One thing I've taken to heart during my years developing software is that one of the most important things you can do while developing a product is to think about how the end user ???feels??? when using it. It's funny to think about, especially as an engineer, since most development is focused on implementing the low-level bits rather than UI or end-user experience. How are they going to feel when they initially open the app? How are they going to feel when using the app day-in and day-out, like we do with our IM clients? The real challenge for me was to finally accept the fact that I can't figure this all out on my own. Getting input from the community, both good and bad, is invaluable.Since Spark launched, there have literally been thousands of posts with feature requests. Some are as simple as adding extra emoticon packs, while others are a little more complicated (e.g. the ability to tie into any CRM application). When I initially saw some of these posts, I took the hard-nosed stance that adding these features was ridiculous (who needs a different way to smile?). But as I continued development on Spark and the feedback and feature requests kept rolling in, I realized people were taking time out of their days to give feedback because they actually cared about the product. Now when I say ???cared???, I mean that some emotion was evoked in them (good and bad), that motivated them to take the time to write up a request and send it off. That just blew my mind. Before Jive, I worked at Oracle and never had a chance to get this close to users.So you're probably now asking yourself, how am I going to benefit from Derek's realization? Well.. . one of the more obvious things to do is just make Spark feel better/cooler, or as Sam (who heads up marketing at Jive) might put it -- make Spark more lickable. There are two areas where we're pushing Spark in this respect. The first is the overall speed of the client itself. In the past we've been limited by the speed of the Java engine. With the Spark 3.0 release and the new and improved Java 6, known as Mustang (responsiveness of the application.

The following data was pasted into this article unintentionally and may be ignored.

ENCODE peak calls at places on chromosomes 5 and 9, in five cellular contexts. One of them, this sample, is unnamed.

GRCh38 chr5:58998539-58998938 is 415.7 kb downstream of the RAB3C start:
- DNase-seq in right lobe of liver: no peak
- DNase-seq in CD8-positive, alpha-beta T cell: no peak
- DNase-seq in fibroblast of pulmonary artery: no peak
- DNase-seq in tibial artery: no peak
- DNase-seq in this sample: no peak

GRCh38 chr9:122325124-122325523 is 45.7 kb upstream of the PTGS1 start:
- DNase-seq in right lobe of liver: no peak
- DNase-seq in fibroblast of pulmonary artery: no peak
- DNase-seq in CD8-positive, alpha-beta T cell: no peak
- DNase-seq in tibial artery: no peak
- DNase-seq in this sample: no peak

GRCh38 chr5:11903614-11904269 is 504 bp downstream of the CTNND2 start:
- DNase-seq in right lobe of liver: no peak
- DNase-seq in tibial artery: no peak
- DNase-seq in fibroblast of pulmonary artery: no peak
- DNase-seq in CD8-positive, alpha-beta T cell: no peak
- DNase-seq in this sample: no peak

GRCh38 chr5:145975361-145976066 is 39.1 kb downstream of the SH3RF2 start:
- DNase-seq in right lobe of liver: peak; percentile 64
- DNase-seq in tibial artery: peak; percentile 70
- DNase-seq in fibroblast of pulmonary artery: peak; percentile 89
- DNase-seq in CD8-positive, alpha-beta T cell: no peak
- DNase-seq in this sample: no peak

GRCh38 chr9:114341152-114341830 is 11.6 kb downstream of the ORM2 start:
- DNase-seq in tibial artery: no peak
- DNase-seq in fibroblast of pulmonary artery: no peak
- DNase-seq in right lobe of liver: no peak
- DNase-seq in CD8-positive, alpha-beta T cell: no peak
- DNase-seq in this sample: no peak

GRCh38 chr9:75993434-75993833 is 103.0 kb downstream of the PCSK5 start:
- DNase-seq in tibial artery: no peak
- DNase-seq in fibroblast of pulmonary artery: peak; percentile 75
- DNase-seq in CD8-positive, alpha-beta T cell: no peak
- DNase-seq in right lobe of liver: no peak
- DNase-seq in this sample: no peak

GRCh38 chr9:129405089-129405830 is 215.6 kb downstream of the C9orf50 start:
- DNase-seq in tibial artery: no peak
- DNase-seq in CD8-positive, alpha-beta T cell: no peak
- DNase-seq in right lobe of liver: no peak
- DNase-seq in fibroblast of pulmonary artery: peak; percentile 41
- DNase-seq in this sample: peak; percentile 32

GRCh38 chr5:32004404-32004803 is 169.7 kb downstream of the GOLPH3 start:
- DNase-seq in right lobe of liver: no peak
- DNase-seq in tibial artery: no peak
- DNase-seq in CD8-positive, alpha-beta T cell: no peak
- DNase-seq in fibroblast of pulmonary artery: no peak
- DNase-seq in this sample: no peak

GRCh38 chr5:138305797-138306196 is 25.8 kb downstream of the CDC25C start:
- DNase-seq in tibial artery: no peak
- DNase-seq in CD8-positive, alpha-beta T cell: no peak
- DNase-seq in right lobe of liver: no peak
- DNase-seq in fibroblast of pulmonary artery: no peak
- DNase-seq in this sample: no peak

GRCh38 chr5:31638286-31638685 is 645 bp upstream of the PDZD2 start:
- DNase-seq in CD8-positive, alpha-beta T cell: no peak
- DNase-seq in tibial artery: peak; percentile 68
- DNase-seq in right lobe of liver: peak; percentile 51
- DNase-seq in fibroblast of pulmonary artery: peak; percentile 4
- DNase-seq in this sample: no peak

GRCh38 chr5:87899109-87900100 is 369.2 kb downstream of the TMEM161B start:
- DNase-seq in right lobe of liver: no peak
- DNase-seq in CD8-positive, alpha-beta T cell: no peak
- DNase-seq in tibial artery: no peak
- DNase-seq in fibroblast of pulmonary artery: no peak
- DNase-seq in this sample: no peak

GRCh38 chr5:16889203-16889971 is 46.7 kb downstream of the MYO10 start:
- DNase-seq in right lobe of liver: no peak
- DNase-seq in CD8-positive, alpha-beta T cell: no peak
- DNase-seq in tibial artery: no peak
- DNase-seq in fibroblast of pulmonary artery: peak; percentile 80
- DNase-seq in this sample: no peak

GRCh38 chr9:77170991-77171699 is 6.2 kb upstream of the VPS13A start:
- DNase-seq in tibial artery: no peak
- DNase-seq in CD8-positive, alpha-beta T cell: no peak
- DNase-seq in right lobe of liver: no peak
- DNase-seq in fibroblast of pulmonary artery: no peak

The second improvement area is in the UI. I really wanted to go down the road of having Spark feel light and sexy. For the ???light??? part, I updated the parent frame that Spark runs in to be thinner and sleeker. Take a look at the two screen shots below, the first one is the current released version of Spark and the one below it is just Spark with a thinner frame (although we're still playing with the final look). Oh la la.
[https://jdk6.dev.java.net/|http://www.igniterealtime.org/blog/wp-content/uploads /2006/12/old_spark.png|Old Spark] [https://jdk6.dev.java.net/|http://www.igniterealtime.org/blog/wp-content/uploads /2006/12/new_spark.png|New Spark]
For the sexy part, I've updated Spark to fully support themes within the chat window. By following a standard HTML template, organizations can now change the UI of their chats or select from a set of defined themes. The same thing applies to the new Adium for paving the way for us. We're actively working with them to define a cross-platform theme engine, but more on that in another blog post. An example of the new features are below.
[https://jdk6.dev.java.net/|http://www.igniterealtime.org/blog/wp-content/uploads /2006/12/chat_window.png|Chat Window] [https://jdk6.dev.java.net/|http://www.igniterealtime.org/blog/wp-content/uploads /2006/12/preferences.png|Preferences]
As a side note, I would like to say that this is my first blog entry ever. I look forward to talking smack as time goes on.